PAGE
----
While Mesopotamia is widely regarded as the cradle of civilization, it is clear that civilization was happening long before the Sumerians built their cities along the Tigris and Euphrates. Human beings lived far and wide before the legendary civilizations of Sumeria and Egypt built their great empires.
These are some of the oldest cities that are still inhabited today. They came before the first civilizations and have outlived everything since.
1. Damascus, Levant: 10,000 BCE – 8000 BCE
Between 1963 and 1973, the site of Tell Ramad in modern-day Damascus was excavated. What they found was evidence of continuous Neolithic habitation and settlement that has been dated to be between 10,000 and 12,000 years old. Although these settlements do not qualify as a city, they do mean that Damascus and its surroundings have been inhabited for at least 10,000 years. This was corroborated by another site in the vicinity, Tell Aswad. This gives Damascus the title of being frequently named as the oldest continuously inhabited city in the world.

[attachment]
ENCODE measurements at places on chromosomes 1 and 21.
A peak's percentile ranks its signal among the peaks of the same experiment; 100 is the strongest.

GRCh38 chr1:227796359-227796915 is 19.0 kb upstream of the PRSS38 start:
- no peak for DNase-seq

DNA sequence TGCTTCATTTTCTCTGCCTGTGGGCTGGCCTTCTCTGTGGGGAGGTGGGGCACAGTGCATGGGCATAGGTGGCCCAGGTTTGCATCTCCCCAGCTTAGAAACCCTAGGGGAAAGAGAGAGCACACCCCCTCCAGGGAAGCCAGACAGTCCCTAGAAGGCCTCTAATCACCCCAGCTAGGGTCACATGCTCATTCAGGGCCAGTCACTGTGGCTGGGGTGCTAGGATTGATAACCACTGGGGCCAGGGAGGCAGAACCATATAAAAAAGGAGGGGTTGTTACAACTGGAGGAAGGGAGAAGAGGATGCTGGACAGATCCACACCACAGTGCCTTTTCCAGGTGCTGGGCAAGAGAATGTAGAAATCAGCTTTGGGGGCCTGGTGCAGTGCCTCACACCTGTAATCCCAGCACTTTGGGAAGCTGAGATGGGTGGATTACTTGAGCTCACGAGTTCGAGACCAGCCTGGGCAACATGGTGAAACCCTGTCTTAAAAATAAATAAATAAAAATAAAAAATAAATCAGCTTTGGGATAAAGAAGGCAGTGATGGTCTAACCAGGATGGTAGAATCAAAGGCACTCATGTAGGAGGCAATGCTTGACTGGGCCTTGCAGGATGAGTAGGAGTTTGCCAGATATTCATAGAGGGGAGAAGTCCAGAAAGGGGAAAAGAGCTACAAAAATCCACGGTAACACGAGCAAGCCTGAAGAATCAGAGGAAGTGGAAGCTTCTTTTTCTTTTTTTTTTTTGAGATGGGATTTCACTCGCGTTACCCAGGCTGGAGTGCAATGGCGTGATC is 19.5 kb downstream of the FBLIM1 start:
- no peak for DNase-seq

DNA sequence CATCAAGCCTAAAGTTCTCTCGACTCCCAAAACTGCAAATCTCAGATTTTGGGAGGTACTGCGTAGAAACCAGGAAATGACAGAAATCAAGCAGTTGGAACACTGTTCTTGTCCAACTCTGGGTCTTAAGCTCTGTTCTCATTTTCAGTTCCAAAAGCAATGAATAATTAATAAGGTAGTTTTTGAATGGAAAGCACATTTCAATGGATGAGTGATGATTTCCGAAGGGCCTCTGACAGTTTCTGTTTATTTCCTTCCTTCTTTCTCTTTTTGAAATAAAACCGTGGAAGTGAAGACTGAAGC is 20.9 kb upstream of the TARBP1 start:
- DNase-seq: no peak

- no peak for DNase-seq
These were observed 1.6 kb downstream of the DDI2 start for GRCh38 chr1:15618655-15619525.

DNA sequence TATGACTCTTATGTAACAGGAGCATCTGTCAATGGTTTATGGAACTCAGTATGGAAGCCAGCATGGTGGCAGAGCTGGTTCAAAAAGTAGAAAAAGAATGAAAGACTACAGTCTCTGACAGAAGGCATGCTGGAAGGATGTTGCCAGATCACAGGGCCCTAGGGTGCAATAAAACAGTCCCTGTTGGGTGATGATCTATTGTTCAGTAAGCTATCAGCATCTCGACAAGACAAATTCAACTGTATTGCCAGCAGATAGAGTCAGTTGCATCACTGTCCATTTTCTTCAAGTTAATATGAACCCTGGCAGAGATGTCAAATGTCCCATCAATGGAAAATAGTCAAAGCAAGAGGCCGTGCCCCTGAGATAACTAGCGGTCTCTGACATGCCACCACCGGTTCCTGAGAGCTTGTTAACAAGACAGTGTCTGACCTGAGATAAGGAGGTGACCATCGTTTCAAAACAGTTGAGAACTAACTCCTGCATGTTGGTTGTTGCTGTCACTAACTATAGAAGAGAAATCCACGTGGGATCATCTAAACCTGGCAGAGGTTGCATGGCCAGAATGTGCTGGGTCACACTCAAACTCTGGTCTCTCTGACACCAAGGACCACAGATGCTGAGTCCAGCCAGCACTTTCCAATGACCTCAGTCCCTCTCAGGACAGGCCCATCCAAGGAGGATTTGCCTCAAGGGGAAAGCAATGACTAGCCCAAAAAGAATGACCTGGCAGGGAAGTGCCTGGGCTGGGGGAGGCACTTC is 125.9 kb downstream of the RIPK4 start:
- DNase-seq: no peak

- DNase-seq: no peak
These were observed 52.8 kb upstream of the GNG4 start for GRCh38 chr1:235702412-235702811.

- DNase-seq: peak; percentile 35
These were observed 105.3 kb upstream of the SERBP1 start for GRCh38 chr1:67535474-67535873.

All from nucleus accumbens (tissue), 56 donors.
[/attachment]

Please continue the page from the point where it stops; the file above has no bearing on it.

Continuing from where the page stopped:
The culture here bore all the hallmarks of the Natufian culture, which was present in the Levant during the Neolithic and was responsible for a number of Neolithic settlements designed for permanent inhabitation. Houses were built using mud brick and stone, and the walls were plastered.
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Tools were made of wood or stone, with obsidian tools originating in Cappadocia also being found. Like most sites in the Middle East, wheat and barley formed the backbone of agricultural efforts.